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Communicating With Those Who Are Blind or Have Low Vision

Be sure to send out invitations to your event in advance and encourage people to request reasonable accommodations. This will allow those who are blind or have low vision to let you know if they’ll need any communication access accommodations.

When choosing a space:

  1. Make sure there is clear floor space and that things on the walls have adequate warnings markers on the floor.
  2. Make sure the acoustics are such that there are not a lot of echoes, or background noise. This can be mitigated by adding furniture along walls, or putting tapestries/fabric over walls and throw rugs (no pile, or very low pile) on the floor.
  3. Make sure there is good, clear, full spectrum, lighting. Use UV filters to block out UV radiation.
  4. Make sure there is appropriate braille signage on doorways, at appropriate heights.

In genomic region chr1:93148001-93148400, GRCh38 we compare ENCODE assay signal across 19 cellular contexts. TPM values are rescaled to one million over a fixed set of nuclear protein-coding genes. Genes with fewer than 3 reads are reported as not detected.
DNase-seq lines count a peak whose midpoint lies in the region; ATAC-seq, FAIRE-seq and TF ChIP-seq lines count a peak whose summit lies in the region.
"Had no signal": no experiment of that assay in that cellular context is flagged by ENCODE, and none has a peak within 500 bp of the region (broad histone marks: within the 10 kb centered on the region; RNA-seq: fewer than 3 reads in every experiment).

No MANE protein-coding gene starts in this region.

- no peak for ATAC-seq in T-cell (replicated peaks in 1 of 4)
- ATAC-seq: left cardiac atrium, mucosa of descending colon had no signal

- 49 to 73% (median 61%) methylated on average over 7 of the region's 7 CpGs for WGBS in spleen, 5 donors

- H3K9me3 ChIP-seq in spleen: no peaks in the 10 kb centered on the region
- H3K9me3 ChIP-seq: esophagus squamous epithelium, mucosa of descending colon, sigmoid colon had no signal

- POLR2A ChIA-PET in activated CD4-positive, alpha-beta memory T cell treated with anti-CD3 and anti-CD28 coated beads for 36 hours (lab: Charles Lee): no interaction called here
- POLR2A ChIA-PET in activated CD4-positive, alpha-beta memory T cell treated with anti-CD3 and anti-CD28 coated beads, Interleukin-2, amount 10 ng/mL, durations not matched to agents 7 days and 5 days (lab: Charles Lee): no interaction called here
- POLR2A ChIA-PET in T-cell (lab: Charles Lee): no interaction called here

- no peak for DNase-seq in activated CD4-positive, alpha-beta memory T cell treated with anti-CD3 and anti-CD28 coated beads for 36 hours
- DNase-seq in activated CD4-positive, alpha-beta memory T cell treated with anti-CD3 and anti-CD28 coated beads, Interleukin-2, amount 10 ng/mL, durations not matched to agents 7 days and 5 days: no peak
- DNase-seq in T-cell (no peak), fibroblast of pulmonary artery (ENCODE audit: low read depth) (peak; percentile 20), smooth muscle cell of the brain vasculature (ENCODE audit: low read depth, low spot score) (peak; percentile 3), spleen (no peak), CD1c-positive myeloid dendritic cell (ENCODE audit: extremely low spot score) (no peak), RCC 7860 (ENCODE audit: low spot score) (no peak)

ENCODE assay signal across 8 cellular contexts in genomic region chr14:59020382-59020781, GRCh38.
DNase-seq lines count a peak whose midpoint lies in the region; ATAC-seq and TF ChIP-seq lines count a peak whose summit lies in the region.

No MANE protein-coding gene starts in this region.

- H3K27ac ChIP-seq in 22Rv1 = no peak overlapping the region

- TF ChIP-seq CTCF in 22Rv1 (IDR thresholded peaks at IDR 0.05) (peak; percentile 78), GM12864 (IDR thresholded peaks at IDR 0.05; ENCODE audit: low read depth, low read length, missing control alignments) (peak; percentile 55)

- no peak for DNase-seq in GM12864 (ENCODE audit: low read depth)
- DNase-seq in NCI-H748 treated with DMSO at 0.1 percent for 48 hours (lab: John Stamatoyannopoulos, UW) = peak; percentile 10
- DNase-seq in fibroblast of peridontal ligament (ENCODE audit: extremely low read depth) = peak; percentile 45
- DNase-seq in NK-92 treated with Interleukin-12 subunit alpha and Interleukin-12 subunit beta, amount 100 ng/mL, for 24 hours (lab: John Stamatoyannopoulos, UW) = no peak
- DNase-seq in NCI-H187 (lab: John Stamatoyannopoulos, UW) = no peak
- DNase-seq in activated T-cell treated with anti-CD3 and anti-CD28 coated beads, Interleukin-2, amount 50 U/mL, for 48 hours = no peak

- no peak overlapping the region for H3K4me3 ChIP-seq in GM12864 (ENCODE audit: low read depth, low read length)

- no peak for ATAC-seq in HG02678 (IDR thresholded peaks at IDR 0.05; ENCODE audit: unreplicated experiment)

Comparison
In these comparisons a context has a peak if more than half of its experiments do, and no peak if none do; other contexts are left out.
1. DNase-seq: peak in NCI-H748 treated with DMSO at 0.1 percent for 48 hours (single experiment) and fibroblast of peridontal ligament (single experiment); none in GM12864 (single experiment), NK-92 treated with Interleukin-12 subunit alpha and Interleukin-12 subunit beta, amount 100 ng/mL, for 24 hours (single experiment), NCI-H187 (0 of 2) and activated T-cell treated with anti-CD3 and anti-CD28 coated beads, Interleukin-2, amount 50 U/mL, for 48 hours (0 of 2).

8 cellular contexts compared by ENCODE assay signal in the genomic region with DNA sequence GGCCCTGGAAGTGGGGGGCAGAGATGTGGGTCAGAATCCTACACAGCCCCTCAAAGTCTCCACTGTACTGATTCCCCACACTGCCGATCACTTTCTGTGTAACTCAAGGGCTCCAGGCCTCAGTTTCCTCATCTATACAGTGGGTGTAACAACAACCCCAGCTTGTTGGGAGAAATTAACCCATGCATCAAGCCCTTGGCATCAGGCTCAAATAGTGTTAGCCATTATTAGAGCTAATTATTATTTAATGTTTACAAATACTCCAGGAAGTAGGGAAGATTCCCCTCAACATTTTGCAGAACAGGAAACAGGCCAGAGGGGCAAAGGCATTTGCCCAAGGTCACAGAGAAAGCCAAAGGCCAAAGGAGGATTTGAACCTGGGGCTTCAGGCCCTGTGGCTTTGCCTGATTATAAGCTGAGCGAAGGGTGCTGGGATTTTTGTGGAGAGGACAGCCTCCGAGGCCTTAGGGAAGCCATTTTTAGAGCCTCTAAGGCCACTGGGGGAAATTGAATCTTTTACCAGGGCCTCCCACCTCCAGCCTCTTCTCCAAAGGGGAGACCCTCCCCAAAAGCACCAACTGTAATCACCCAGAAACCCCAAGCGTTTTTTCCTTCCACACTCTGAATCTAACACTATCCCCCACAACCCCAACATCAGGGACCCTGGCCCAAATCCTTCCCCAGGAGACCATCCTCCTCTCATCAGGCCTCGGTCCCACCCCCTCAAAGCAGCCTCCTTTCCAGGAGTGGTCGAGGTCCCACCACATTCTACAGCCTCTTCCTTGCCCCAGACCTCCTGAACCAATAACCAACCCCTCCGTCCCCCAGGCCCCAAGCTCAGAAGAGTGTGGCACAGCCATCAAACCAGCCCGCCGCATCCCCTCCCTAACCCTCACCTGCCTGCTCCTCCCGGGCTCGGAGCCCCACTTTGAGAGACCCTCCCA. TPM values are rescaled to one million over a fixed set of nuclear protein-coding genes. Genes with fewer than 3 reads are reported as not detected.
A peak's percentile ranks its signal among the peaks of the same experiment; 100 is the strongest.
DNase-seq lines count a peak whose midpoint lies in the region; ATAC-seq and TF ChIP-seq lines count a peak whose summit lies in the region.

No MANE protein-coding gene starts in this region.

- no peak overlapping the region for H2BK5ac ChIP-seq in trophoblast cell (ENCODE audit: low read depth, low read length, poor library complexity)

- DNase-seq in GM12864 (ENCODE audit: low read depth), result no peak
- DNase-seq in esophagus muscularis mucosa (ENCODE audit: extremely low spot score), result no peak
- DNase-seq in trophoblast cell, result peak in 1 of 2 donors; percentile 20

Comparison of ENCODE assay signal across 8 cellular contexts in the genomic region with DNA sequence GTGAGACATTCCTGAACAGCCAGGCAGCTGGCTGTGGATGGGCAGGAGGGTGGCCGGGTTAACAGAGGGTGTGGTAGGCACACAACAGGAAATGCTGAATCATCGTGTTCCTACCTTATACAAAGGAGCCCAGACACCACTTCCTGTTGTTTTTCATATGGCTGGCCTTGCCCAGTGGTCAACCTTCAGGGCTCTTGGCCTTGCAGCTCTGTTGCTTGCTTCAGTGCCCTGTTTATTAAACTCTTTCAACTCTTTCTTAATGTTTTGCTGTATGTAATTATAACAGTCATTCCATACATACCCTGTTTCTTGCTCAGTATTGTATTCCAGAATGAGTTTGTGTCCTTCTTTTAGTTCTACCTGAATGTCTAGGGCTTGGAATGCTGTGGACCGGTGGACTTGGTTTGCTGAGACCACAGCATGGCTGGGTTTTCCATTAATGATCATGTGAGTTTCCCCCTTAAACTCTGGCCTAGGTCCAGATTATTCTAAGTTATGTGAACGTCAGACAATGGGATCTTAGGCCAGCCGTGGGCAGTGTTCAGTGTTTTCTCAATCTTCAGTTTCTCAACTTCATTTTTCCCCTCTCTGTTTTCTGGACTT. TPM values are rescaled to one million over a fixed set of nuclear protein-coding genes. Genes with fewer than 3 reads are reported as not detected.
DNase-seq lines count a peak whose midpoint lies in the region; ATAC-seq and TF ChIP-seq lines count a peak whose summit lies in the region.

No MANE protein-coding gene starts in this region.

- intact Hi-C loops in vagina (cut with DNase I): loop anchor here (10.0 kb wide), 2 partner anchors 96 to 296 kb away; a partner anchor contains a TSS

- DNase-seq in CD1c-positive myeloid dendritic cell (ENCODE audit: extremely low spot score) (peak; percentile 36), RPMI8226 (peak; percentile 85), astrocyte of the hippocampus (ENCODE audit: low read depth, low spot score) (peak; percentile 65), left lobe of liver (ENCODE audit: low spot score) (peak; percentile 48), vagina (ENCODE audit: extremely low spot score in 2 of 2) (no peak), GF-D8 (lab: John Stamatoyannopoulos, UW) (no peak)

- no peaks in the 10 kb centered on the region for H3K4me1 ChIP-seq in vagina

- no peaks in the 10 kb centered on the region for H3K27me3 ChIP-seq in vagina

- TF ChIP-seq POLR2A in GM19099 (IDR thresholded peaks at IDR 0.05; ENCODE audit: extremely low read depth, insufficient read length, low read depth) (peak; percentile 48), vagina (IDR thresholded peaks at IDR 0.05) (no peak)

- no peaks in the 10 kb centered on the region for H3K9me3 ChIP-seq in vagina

When using written materials:

  1. Send ahead of time.
  2. Create an uncluttered Word Document with just the text of what needs to be conveyed, including a program of what to expect while there.
  3. Use single color font on single color background. Use high contrast colors either yellow and black, or white and black.
  4. Put logos, pictures, graphs, tables on separate pages at the back of the materials. Put descriptions of each on a page before the graphic material.
  5. Make an accessible electronic version of all materials. Make sure to use alt tags, and to add information into the tags.
  6. When doing a slideshow, or webinar, provide a telephone line with audio description of the slides and all other materials.
  7. Presenters should make sure to read each line of each slide and fully describe all images during the presentation.
  8. Identify all speakers/presenters.

Prepare several hard copies of text-only versions, large-print versions, and braille versions of the materials. Prepare several electronic versions, including text-only as well as screen-reader friendly versions.

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